Secrets of the Gen MZ
JANG JOO-YOUNG The author is a national team reporter of the JoongAng Ilbo.
Generation MZ is a term referring to both millennials born between 1980 and 1995 and Gen Z’s born between 1996 and 2010. It is a classification for marketing and is now used widely in politics and economics. Companies work hard to understand values and spending patterns of the Gen MZ.
While they are tied into one group, millennials and Gen Z have a considerable difference. How about we compare an office worker in his early 40s and a 20-year-old college student? It is hard to expect them to have similar ideas and behaviors with a 20-year age gap. From a marketing perspective, the spending power of an office worker and a college student is evident. So it may seem unreasonable to group them together.
Some scholars warn that the labeling of Gen MZ is not only unnatural but is “fake science.” University of Maryland’s Professor Philip Cohen collected signatures of 150 sociologists and sent an open letter to the Pew Research Center in July. The research center published a Generation MZ report in 2018. Professor Cohen argued that “the division between ‘generations’ is arbitrary and has no scientific basis.” He also claimed, “Naming ‘generations’ and fixing their birth dates promotes pseudoscience, undermines public understanding and impedes social science research.”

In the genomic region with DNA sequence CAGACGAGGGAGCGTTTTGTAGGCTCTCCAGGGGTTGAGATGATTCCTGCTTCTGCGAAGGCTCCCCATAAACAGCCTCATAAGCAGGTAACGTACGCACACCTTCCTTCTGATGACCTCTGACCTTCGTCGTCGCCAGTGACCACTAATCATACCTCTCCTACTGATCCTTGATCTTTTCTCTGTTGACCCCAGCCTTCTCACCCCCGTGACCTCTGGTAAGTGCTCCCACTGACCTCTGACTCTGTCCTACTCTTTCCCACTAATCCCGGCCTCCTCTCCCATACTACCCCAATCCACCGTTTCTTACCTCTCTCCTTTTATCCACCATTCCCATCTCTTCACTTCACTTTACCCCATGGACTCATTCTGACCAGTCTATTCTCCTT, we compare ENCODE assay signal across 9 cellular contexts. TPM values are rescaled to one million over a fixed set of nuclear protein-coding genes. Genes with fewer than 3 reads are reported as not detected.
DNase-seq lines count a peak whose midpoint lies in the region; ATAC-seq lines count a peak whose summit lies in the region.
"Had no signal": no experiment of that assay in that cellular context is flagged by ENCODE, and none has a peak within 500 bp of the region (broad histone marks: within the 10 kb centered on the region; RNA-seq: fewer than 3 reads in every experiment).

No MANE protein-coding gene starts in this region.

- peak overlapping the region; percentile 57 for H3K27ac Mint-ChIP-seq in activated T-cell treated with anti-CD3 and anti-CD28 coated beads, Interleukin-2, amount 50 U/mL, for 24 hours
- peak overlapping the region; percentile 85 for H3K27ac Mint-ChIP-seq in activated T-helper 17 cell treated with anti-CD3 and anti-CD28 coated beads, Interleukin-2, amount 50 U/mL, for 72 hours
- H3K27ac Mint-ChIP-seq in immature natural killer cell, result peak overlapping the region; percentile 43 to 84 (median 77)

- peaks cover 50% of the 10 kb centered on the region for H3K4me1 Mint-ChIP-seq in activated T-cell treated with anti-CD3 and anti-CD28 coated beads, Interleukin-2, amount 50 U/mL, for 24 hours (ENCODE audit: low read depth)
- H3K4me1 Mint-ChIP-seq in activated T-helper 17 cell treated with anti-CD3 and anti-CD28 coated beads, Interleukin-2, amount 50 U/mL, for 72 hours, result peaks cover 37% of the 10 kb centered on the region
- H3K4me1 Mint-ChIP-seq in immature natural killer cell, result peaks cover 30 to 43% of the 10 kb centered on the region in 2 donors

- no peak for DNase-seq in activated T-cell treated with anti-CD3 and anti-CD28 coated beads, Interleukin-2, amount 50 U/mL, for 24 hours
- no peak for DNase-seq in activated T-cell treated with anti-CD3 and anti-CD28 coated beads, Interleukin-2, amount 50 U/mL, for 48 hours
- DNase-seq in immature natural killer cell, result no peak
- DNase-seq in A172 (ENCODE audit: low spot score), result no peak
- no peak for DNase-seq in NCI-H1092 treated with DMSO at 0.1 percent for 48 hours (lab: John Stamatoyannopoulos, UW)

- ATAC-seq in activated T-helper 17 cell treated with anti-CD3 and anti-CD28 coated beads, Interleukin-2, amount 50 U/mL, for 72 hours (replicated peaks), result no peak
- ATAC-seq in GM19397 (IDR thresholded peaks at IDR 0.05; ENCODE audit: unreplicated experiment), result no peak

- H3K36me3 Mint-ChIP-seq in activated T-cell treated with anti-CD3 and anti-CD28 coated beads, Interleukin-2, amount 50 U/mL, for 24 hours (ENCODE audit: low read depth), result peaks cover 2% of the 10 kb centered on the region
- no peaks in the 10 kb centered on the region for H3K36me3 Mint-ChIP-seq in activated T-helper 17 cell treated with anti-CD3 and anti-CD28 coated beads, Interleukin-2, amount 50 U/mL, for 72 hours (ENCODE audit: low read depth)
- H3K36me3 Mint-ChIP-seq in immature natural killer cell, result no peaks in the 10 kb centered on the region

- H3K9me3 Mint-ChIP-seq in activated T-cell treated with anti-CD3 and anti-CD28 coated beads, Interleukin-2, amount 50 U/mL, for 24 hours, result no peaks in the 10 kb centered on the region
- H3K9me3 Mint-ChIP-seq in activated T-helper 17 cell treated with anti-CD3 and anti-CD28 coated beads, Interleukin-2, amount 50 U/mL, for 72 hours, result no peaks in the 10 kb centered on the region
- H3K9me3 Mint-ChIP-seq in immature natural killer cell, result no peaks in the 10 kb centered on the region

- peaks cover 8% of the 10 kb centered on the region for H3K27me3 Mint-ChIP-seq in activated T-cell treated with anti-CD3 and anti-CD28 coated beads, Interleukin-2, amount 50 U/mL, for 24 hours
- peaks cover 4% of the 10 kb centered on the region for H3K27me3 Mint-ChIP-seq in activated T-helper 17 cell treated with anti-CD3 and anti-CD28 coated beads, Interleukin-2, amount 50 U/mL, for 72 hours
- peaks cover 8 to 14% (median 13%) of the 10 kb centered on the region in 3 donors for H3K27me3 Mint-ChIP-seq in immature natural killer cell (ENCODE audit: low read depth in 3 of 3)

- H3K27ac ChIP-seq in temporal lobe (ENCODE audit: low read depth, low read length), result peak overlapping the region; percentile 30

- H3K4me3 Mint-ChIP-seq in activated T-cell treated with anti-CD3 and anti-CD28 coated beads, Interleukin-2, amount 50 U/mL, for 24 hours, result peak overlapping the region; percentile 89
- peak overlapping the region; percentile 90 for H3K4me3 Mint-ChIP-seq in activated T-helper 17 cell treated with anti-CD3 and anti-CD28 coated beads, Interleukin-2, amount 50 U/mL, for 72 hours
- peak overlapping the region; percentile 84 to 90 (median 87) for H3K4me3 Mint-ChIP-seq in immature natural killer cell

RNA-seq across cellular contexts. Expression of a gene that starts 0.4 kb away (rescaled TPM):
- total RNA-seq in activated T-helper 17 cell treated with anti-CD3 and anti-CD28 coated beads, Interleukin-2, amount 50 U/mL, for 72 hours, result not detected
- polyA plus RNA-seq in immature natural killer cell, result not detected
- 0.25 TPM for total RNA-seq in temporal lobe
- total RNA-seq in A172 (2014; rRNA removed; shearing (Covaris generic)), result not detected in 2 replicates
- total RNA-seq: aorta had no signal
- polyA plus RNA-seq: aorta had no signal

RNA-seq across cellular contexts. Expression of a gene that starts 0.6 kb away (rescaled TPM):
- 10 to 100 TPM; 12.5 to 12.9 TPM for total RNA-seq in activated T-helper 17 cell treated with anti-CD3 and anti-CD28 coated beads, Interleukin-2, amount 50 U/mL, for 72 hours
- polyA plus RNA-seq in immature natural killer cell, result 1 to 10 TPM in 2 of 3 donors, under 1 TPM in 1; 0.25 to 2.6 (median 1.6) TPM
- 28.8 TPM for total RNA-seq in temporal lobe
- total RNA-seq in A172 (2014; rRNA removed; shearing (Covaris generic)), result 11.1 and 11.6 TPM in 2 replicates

What do those labeled Gen MZ think? Rapper Lee Young-ji made a comment on a television show. Born in 2002, she is active in the entertainment industry with her outspoken attitude.
In the show, Lee discussed being identified as the “icon of Generation MZ.” She said, “Generation MZ seems to be the greed of adults who want to continue the legacy of labeling generations with alphabets. Those in Gen MZ do not actually know they are Gen MZ.”
While it is hard to say that the classification is completely wrong, it cannot be considered absolute. It is something presidential candidates need to ruminate on as they are eager to win Generation MZ voters.
What’s more important than labeling is listening to — and empathizing with — the agony and concerns of young people. Posting trendy phrases on YouTube or social media won’t automatically translate into support. Shallow pretending will soon be revealed.
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